used.  I use the RedBlackTree implemenation in the utility library
extensively for the larger lookup data structures required.

SML/NJ implements more than just SML.  It includes a very fast
implementation of callcc and also supports lazy computation:

http://www.smlnj.org/

Some of these features may also be in Alice ML, I'm not sure.

Also, there ia an on-line book by Robert Harper (Carenige-Mellon) at
his web site.  It is more advanced and theoretical than Paulson's
undergraduate textbook.


0
dbenson (109)
11/6/2007 12:50:42 AM
David B. Benson wrote:
> On Nov 5, 6:56 am, "michele.simion...@gmail.com"
> <michele.simion...@gmail.com> wrote:
>> Which implementation would you recommend for a beginner?
> 
> O'Caml is somewhat different and less clean language that Standard
> ML...

OCaml is also a far more powerful language though. Here's a list of some
really useful features added by OCaml:

.. Pattern guards
.. Or-patterns
.. Lazy stream parsing
.. Macros
.. Polymorphic variants
.. OOP
.. Labelled and optional arguments
.. Private types
.. Ad-hoc polymorphic printing (printf)
.. Array literals
.. Can export infix operator definitions from modules
.. Capitalized type constructors
.. Module hierarchy can be reflected in source directory structure
.. Conventional unary minus
.. Extensive currying in the stdlib
.. Mutable record fields
.. Structural types
.. Recursive types
.. Higher-order functors
.. "open" allowed in signatures
.. Standard integrated build tool
.. Portability of a substantial subset to .NET thanks to F#
.. Lightweight and efficient FFI with auto codegen
.. Lots of documentation
.. More libraries than SML
.. Wider use in industry
.. API browser and IDEs with type throwback
.. High-performance interactive mode
.. Actively developed
.. Polymorphic structural equality, comparison and hashing

SML adds a few features not in OCaml:

.. Equality types
.. Single notion of equality
.. First-class type constructors
.. User defined precedence and associativity of new infix operators
.. Ad-hoc polymorphic arithmetic operations
.. Immutable strings
.. Anonymous record types

The only one I value is equality types but F# has an even better solution to
the same problem.

F# also has a wide variety of features not found in SML and does an
excellent job in carrying the enormous productivity boost of using a
language like OCaml to the .NET platform.

I'm only just learning Scala but my impression is that its design diverged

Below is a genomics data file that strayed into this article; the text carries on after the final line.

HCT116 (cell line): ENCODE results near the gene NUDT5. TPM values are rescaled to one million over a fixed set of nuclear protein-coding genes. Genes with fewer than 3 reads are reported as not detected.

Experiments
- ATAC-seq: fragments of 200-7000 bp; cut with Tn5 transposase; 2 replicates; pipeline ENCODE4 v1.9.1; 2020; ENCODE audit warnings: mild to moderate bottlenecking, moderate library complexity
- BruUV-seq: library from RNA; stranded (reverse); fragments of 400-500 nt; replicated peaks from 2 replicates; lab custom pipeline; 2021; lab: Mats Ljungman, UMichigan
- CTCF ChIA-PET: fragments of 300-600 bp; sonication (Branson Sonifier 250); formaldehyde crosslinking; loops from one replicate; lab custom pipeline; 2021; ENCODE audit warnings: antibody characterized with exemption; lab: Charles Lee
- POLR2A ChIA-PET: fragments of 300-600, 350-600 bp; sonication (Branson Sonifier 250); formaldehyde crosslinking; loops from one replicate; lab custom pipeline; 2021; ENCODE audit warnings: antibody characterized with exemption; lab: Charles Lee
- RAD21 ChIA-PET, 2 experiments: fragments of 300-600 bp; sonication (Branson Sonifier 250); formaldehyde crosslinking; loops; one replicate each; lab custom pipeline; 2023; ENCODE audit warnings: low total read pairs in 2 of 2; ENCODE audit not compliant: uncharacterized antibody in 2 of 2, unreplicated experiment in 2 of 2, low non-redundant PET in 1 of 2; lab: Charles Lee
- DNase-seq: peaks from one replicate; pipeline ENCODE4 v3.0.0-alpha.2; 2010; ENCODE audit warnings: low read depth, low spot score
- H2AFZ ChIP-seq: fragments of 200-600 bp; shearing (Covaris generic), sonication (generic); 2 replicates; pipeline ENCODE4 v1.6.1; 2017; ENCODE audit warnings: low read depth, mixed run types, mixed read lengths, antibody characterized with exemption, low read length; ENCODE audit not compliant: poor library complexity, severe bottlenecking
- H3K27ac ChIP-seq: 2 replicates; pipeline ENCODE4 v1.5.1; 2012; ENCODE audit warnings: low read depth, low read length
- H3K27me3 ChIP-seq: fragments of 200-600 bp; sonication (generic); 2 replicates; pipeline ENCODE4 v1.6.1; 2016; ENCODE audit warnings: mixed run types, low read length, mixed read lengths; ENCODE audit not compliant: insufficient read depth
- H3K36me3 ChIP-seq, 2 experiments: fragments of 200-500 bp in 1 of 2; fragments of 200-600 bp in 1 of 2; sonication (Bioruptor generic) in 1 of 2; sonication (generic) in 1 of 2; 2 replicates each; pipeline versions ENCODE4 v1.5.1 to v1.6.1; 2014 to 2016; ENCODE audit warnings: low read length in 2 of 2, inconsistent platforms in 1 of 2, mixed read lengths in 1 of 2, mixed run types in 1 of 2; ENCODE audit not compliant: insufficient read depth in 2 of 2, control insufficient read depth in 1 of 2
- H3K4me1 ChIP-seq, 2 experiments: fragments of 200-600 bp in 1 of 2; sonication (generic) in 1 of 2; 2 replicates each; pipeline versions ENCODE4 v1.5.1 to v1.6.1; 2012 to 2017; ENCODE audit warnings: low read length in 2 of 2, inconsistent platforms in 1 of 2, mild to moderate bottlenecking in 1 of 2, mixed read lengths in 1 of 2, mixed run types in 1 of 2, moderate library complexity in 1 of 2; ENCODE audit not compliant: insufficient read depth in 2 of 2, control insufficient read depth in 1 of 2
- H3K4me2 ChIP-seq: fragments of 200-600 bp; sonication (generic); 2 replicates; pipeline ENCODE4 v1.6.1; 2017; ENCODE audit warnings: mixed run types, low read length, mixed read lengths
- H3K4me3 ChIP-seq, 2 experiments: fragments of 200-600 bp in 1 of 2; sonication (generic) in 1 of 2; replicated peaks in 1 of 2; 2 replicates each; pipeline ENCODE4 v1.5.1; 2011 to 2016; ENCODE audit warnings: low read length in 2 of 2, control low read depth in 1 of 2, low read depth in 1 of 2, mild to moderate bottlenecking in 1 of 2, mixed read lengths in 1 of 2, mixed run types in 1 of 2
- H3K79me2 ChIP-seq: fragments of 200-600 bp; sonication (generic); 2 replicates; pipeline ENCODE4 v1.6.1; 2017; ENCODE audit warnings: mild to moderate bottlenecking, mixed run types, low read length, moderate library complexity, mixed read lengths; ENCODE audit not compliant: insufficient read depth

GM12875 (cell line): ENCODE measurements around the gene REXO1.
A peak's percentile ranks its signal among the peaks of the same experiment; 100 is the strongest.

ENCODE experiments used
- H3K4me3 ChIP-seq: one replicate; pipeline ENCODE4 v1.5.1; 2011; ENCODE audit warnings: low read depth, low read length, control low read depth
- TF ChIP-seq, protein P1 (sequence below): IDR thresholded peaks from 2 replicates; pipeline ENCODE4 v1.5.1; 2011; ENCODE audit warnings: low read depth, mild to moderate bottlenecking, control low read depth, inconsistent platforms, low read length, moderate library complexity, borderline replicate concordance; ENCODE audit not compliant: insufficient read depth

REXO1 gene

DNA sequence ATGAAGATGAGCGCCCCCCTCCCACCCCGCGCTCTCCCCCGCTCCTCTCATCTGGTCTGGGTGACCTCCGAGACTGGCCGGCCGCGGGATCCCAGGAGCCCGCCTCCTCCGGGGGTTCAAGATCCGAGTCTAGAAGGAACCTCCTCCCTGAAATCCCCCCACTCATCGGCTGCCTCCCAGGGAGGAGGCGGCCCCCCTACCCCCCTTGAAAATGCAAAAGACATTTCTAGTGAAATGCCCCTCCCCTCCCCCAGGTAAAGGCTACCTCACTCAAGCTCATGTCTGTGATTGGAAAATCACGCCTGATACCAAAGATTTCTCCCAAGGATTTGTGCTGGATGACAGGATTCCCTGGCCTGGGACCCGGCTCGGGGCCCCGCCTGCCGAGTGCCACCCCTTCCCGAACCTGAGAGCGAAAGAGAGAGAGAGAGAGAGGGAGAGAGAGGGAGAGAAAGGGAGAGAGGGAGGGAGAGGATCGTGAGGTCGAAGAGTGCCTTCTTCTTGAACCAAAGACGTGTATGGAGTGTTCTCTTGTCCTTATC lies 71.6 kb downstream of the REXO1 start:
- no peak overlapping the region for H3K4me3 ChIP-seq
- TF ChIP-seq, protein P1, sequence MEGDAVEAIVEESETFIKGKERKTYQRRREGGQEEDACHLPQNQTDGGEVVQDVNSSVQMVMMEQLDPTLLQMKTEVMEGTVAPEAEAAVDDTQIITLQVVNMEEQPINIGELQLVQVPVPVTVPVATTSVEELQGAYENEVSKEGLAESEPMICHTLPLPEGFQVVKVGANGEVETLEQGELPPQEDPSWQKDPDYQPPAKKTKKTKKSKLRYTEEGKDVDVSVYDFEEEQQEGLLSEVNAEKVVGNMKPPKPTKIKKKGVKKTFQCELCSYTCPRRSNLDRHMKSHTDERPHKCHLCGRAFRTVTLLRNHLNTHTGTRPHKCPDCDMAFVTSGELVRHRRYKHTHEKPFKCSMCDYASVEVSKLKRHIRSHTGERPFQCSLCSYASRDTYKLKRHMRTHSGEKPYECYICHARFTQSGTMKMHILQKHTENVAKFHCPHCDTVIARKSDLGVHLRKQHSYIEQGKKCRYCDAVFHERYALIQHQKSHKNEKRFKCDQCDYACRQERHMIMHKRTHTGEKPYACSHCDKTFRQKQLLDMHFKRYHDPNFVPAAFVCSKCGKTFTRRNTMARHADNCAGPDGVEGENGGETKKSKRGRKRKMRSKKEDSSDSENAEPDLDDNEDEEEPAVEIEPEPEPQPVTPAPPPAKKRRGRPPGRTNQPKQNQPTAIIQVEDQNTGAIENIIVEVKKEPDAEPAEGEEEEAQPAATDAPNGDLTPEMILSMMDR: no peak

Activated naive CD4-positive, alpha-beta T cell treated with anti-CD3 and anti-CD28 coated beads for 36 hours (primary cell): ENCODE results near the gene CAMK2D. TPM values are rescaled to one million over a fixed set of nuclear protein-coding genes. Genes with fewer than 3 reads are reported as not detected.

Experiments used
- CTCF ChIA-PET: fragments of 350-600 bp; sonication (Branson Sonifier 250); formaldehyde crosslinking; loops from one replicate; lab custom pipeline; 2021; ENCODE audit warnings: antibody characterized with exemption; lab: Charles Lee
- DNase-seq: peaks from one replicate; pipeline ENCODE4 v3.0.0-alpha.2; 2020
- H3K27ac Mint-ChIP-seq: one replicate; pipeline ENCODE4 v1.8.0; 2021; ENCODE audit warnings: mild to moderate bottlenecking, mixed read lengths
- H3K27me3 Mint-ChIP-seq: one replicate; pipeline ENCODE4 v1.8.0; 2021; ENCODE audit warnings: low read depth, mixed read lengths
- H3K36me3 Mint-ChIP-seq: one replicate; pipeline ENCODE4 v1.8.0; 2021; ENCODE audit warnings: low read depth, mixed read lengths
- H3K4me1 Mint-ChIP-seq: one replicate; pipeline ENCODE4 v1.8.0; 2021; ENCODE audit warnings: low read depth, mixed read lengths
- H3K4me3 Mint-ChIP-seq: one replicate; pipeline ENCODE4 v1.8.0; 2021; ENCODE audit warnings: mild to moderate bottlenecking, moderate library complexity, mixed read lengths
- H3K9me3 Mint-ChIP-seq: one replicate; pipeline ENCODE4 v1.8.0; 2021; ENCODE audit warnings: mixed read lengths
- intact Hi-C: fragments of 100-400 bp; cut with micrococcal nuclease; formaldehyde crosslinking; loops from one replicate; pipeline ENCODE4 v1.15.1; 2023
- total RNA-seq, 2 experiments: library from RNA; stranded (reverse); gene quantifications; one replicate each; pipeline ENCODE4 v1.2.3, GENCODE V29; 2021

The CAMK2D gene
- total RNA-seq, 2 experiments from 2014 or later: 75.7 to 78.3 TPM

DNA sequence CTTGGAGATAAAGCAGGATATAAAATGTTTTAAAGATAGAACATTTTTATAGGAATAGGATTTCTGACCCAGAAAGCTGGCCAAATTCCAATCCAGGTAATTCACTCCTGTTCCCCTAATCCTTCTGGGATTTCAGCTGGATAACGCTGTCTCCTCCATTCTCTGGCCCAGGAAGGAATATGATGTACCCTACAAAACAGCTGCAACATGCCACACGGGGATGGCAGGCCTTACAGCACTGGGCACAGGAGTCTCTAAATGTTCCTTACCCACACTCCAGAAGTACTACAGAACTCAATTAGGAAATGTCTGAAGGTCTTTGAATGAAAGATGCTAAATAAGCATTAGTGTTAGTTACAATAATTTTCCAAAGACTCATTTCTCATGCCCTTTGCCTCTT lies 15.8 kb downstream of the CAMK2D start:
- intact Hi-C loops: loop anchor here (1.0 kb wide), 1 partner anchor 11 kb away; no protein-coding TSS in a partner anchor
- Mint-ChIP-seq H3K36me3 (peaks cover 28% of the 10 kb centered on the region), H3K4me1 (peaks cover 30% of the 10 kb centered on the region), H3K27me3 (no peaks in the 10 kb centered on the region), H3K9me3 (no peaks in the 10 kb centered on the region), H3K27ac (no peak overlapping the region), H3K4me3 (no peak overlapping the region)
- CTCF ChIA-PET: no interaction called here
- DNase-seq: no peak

much too far from core ML and, consequently, it fails to capture the
productivity boost.

-- 
Dr Jon D Harrop, Flying Frog Consultancy Ltd.
http://www.ffconsultancy.com/products/?u
0
usenet116 (1778)
11/6/2007 3:27:17 AM
michele.simionato@gmail.com wrote:
> Suppose I have a data file like the following:
> 
> $ cat example.dat
> x
> 1.0
> 2.0
> 3.0
> y
> -0.5
> 0.5
> z
> 2
> 3.0
> 
> I want to write a script taking this file as input and returning the
> averages as output:
> 
> Averages:
> x = 2.0
> y = 0.0
> z = 2.5
> 
> The script must recognize the identifiers and the numbers (possibly
> converting
> integers in floats) and give some error message for wrong inputs.
> ...
> How would you write an idiomatic ML solution?

How about this:

include Map.Make(String);;

let inc k dv m =
  let n, v = try find k m with Not_found -> 0, 0. in
  add k (n + 1, v +. dv) m;;

let read_line line =
  try `Float(float_of_string line) with _ -> `String line;;

let rec read ?(k="") ?(m=empty) ch =
  match try read_line(input_line ch) with End_of_file -> `None with
  | `Float dv -> read ~k ~m:(inc k dv m) ch
  | `String k' -> read ~k:k' ~m ch
  | `None -> m;;

open Printf;;

let () =
  printf "Averages:\n";
  iter (fun k (n, v) -> printf "%s = %f\n" k (v /. float n)) (read stdin);;

Compiling and running "sum.ml":

$ ocamlbuild sum.byte
Finished, 3 targets (0 cached) in 00:00:00.
$ ./sum.byte <data.txt
Averages:
x = 2.000000
y = 0.000000
z = 2.500000

> P.S. I was not sure if to post here or in comp.lang.ml, but it looks
> like
> there is very little traffic on comp.lang.ml. Apologies if this the
> wrong
> newsgroup.

If you decide to learn OCaml, subscribe to the OCaml beginners list. There
is now a large and friendly community of people there who can give you all
the help and advice you need.

HTH.

-- 
Dr Jon D Harrop, Flying Frog Consultancy Ltd.
http://www.ffconsultancy.com/products/?u